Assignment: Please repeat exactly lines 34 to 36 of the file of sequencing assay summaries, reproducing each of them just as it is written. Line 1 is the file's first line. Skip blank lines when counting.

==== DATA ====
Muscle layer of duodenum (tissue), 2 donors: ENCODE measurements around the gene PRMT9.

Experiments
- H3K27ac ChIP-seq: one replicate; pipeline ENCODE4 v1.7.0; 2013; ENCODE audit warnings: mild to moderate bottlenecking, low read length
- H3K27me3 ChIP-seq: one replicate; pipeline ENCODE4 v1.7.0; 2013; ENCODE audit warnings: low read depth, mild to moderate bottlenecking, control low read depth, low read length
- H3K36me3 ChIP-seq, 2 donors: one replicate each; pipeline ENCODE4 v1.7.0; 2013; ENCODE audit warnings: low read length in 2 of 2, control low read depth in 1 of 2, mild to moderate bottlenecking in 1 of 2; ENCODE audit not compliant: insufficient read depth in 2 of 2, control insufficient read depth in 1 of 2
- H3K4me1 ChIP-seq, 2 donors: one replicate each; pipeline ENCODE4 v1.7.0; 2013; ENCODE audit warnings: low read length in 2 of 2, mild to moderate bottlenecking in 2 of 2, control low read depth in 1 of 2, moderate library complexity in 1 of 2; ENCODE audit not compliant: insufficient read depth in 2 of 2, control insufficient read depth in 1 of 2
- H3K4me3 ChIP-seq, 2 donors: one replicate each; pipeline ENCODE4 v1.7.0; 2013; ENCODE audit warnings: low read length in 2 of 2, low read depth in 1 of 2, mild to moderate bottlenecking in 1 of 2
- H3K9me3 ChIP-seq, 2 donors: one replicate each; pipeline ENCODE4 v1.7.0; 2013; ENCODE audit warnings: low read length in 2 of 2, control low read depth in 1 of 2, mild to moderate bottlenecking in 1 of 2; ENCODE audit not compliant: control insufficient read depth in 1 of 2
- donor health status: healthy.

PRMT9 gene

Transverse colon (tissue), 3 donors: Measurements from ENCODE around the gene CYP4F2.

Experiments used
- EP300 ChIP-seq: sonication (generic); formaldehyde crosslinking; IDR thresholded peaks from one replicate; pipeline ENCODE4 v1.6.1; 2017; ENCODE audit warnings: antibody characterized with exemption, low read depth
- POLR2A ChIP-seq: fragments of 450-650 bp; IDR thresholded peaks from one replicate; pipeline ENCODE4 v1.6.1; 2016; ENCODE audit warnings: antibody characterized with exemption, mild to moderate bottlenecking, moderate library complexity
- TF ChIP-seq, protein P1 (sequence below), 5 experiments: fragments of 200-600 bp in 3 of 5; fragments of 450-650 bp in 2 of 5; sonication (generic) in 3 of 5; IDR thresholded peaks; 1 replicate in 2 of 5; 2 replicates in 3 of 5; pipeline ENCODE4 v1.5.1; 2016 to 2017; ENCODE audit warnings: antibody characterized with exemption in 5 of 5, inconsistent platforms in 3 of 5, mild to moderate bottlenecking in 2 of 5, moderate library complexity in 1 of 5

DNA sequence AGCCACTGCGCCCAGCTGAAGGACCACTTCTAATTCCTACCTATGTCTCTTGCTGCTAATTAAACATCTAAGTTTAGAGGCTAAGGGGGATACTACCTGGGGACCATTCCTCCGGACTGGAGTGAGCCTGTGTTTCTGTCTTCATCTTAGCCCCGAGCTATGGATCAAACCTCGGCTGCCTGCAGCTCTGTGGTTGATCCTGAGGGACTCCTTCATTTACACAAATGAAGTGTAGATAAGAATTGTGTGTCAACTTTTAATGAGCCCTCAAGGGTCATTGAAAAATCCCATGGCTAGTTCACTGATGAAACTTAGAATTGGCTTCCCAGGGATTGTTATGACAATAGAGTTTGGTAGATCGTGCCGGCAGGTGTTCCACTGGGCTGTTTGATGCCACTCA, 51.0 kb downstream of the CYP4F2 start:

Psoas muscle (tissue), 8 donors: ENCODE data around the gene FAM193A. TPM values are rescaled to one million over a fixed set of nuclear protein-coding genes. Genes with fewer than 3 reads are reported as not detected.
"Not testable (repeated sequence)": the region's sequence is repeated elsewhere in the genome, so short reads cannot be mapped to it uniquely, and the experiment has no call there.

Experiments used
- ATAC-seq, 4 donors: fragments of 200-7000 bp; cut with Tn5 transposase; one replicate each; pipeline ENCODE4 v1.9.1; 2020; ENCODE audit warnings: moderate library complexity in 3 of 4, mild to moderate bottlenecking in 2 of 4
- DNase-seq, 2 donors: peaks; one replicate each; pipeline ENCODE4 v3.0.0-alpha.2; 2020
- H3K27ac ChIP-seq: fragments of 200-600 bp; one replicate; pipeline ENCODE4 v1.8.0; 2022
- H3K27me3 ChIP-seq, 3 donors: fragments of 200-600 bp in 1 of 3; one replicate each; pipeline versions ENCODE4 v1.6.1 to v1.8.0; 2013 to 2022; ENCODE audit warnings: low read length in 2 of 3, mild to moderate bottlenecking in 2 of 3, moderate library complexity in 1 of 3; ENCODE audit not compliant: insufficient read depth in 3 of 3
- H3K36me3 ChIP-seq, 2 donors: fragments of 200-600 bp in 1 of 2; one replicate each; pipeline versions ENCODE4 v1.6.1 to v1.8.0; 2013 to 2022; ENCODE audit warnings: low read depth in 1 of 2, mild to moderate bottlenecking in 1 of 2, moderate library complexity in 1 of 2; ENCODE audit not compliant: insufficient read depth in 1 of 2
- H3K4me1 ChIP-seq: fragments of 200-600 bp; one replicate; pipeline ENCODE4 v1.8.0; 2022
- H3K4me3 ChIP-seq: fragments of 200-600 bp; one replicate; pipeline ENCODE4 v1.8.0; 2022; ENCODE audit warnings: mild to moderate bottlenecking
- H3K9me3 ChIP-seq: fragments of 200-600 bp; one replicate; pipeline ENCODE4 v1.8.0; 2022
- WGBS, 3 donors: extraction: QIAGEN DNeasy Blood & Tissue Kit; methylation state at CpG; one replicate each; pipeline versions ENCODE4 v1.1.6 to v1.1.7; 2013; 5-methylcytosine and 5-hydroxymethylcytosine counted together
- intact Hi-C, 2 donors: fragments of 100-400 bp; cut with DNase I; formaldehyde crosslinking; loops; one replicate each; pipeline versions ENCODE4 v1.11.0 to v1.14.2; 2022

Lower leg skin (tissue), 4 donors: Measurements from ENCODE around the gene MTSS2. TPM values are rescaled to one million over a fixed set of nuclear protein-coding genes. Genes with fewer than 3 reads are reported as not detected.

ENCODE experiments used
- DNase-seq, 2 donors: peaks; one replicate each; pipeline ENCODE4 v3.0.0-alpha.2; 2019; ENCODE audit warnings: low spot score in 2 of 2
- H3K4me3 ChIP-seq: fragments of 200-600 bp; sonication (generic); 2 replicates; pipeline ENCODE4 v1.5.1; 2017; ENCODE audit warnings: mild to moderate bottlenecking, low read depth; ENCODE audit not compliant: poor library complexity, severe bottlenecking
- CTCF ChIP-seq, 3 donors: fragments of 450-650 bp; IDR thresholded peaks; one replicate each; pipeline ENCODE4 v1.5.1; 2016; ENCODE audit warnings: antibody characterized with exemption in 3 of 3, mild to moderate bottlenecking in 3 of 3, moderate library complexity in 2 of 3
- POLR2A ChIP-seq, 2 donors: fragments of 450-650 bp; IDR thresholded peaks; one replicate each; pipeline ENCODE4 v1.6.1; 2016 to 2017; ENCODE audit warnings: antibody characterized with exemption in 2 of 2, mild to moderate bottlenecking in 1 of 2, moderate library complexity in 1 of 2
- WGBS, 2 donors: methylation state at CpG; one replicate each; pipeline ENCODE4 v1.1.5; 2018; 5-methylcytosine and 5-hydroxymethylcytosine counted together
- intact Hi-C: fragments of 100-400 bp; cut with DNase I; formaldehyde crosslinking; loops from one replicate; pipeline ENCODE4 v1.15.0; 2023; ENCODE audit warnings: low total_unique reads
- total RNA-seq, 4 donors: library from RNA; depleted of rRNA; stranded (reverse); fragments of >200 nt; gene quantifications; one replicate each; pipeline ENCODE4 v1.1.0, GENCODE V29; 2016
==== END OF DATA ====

- CTCF ChIP-seq, 3 donors: fragments of 450-650 bp; IDR thresholded peaks; one replicate each; pipeline ENCODE4 v1.5.1; 2016; ENCODE audit warnings: antibody characterized with exemption in 3 of 3, mild to moderate bottlenecking in 3 of 3, moderate library complexity in 2 of 3
- POLR2A ChIP-seq, 2 donors: fragments of 450-650 bp; IDR thresholded peaks; one replicate each; pipeline ENCODE4 v1.6.1; 2016 to 2017; ENCODE audit warnings: antibody characterized with exemption in 2 of 2, mild to moderate bottlenecking in 1 of 2, moderate library complexity in 1 of 2
- WGBS, 2 donors: methylation state at CpG; one replicate each; pipeline ENCODE4 v1.1.5; 2018; 5-methylcytosine and 5-hydroxymethylcytosine counted together